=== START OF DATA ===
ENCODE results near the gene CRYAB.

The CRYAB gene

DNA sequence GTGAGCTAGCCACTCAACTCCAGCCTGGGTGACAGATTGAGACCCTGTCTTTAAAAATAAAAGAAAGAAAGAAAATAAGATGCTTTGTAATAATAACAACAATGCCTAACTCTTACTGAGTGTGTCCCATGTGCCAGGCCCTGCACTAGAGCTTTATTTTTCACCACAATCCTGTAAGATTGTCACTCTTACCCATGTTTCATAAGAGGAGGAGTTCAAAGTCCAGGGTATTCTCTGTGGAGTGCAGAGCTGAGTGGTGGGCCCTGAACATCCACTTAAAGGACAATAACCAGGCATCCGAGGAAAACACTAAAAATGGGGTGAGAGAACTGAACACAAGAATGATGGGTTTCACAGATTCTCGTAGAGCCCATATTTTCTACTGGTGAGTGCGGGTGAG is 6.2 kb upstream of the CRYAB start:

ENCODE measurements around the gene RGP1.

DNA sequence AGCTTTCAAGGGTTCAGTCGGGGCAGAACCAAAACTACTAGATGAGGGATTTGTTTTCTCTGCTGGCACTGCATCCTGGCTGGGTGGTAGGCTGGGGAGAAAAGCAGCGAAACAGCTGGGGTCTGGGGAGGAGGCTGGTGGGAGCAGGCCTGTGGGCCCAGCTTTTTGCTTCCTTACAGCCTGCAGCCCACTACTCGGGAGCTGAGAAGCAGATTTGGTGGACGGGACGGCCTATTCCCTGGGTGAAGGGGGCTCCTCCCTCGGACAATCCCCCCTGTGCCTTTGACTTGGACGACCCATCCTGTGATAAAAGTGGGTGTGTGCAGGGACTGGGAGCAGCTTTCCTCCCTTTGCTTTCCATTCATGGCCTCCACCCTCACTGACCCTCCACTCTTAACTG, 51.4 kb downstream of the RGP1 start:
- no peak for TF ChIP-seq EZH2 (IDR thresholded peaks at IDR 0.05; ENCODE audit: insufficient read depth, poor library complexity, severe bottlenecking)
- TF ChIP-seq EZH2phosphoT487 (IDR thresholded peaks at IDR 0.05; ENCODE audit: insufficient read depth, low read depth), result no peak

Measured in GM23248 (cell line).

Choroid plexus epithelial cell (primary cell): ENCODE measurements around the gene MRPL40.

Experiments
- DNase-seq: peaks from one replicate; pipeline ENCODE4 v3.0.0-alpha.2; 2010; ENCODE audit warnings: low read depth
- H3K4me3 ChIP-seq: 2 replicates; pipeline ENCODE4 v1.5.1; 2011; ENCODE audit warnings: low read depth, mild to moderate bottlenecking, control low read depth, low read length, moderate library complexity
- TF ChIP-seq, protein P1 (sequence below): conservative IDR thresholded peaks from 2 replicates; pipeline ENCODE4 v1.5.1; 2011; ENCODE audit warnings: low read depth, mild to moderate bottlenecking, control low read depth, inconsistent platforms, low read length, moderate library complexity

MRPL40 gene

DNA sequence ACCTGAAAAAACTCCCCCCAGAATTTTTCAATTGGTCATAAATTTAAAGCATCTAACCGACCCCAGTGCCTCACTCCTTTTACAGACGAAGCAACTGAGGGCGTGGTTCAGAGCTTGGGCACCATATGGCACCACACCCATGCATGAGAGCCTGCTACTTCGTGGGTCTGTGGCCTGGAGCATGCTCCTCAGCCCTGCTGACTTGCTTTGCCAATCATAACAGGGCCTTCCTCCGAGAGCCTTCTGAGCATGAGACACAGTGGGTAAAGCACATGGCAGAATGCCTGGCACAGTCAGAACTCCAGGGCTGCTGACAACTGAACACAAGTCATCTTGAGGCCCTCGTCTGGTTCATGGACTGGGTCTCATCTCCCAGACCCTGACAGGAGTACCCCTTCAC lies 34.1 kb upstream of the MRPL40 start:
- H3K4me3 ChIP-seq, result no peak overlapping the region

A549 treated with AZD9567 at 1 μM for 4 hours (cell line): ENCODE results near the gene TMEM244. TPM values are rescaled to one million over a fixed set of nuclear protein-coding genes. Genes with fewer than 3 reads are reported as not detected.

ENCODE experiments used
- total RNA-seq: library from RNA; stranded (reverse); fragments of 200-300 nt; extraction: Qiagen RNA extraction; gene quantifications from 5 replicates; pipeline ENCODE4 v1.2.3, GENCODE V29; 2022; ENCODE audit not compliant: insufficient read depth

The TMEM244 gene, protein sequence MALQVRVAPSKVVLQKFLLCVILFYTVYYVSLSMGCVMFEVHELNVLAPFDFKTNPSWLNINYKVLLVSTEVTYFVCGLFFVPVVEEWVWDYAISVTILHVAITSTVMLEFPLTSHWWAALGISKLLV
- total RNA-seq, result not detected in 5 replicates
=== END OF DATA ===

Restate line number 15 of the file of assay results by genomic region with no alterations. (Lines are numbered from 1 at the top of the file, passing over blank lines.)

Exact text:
DNA sequence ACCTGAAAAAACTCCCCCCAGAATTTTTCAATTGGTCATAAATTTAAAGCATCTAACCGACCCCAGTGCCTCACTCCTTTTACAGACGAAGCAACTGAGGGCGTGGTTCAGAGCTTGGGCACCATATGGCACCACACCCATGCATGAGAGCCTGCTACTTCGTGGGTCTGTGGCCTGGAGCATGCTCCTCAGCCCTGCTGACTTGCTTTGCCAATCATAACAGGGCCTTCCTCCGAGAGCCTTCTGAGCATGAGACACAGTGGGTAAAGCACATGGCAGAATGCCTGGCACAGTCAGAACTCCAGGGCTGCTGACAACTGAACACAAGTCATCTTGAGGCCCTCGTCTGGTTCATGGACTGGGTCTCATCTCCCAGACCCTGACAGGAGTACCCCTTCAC lies 34.1 kb upstream of the MRPL40 start: